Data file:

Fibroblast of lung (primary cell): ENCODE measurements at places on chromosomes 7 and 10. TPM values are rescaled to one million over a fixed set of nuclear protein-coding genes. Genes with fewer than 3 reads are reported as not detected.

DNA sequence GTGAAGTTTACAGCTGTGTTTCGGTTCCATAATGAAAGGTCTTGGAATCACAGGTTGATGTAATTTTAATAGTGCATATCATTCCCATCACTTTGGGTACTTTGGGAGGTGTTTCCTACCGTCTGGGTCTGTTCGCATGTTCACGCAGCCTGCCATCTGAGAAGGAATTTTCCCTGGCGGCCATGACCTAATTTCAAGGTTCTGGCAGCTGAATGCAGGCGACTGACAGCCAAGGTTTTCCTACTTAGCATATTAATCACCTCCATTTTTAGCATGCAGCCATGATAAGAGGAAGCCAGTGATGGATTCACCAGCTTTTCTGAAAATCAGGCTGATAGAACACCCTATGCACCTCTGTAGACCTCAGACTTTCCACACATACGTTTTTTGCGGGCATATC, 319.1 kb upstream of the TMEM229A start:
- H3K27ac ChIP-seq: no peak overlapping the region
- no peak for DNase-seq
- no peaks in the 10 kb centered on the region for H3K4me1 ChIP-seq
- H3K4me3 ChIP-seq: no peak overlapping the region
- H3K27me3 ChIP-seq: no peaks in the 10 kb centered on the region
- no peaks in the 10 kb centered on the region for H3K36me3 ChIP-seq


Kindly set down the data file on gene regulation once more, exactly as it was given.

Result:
Fibroblast of lung (primary cell): ENCODE measurements at places on chromosomes 7 and 10. TPM values are rescaled to one million over a fixed set of nuclear protein-coding genes. Genes with fewer than 3 reads are reported as not detected.

DNA sequence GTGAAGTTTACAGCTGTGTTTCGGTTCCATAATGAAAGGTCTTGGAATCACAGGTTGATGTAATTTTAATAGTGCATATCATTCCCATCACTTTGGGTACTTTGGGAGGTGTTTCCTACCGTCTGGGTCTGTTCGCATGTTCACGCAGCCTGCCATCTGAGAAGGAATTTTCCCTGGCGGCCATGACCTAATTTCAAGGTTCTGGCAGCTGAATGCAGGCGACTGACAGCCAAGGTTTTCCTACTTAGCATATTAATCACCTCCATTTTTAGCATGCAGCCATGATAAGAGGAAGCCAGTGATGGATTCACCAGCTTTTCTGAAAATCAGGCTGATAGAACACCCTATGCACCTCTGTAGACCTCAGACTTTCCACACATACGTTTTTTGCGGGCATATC, 319.1 kb upstream of the TMEM229A start:
- H3K27ac ChIP-seq: no peak overlapping the region
- no peak for DNase-seq
- no peaks in the 10 kb centered on the region for H3K4me1 ChIP-seq
- H3K4me3 ChIP-seq: no peak overlapping the region
- H3K27me3 ChIP-seq: no peaks in the 10 kb centered on the region
- no peaks in the 10 kb centered on the region for H3K36me3 ChIP-seq